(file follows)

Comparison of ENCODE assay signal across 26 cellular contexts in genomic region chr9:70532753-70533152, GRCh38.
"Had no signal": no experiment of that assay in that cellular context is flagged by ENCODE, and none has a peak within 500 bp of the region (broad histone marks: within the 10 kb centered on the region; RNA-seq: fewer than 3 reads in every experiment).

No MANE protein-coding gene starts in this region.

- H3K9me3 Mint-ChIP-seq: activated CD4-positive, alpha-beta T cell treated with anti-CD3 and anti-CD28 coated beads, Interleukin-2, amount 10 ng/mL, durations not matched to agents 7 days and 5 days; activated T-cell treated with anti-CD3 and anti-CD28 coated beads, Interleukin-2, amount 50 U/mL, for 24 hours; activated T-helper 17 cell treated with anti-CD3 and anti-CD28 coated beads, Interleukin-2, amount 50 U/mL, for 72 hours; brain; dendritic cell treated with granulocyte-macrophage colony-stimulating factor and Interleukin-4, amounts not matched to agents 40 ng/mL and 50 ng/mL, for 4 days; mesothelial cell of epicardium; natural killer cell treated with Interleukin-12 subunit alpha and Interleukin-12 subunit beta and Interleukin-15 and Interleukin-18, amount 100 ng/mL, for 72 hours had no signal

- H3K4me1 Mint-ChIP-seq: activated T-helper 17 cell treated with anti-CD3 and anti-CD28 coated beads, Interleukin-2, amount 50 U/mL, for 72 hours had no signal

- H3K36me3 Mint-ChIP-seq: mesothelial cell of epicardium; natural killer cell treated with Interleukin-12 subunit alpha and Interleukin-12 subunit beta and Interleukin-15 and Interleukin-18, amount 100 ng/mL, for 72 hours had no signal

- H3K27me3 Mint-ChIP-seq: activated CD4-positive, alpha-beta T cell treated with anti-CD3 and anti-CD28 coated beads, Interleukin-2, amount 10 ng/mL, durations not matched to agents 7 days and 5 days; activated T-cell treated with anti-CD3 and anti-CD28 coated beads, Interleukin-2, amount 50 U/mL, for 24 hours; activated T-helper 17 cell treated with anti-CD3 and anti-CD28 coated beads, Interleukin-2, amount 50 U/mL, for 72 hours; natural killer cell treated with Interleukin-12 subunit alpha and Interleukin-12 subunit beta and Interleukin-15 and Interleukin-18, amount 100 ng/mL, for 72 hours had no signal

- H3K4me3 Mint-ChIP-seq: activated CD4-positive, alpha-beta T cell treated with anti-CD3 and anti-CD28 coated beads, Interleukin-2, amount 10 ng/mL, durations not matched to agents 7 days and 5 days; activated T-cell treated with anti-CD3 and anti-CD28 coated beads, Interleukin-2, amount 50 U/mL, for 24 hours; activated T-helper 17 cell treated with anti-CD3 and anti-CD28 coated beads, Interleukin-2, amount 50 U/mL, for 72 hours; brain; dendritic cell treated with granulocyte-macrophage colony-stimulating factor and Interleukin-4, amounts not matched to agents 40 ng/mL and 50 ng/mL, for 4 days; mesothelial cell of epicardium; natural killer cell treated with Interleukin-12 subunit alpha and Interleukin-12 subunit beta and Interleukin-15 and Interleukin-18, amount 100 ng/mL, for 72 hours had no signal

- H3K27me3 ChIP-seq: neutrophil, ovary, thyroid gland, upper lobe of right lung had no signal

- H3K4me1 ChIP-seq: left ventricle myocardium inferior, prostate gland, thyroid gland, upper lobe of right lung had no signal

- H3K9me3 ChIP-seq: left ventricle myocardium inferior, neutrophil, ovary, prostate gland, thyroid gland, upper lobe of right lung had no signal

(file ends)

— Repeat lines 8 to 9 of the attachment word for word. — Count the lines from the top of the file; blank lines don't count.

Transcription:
- H3K4me3 Mint-ChIP-seq: activated CD4-positive, alpha-beta T cell treated with anti-CD3 and anti-CD28 coated beads, Interleukin-2, amount 10 ng/mL, durations not matched to agents 7 days and 5 days; activated T-cell treated with anti-CD3 and anti-CD28 coated beads, Interleukin-2, amount 50 U/mL, for 24 hours; activated T-helper 17 cell treated with anti-CD3 and anti-CD28 coated beads, Interleukin-2, amount 50 U/mL, for 72 hours; brain; dendritic cell treated with granulocyte-macrophage colony-stimulating factor and Interleukin-4, amounts not matched to agents 40 ng/mL and 50 ng/mL, for 4 days; mesothelial cell of epicardium; natural killer cell treated with Interleukin-12 subunit alpha and Interleukin-12 subunit beta and Interleukin-15 and Interleukin-18, amount 100 ng/mL, for 72 hours had no signal

- H3K27me3 ChIP-seq: neutrophil, ovary, thyroid gland, upper lobe of right lung had no signal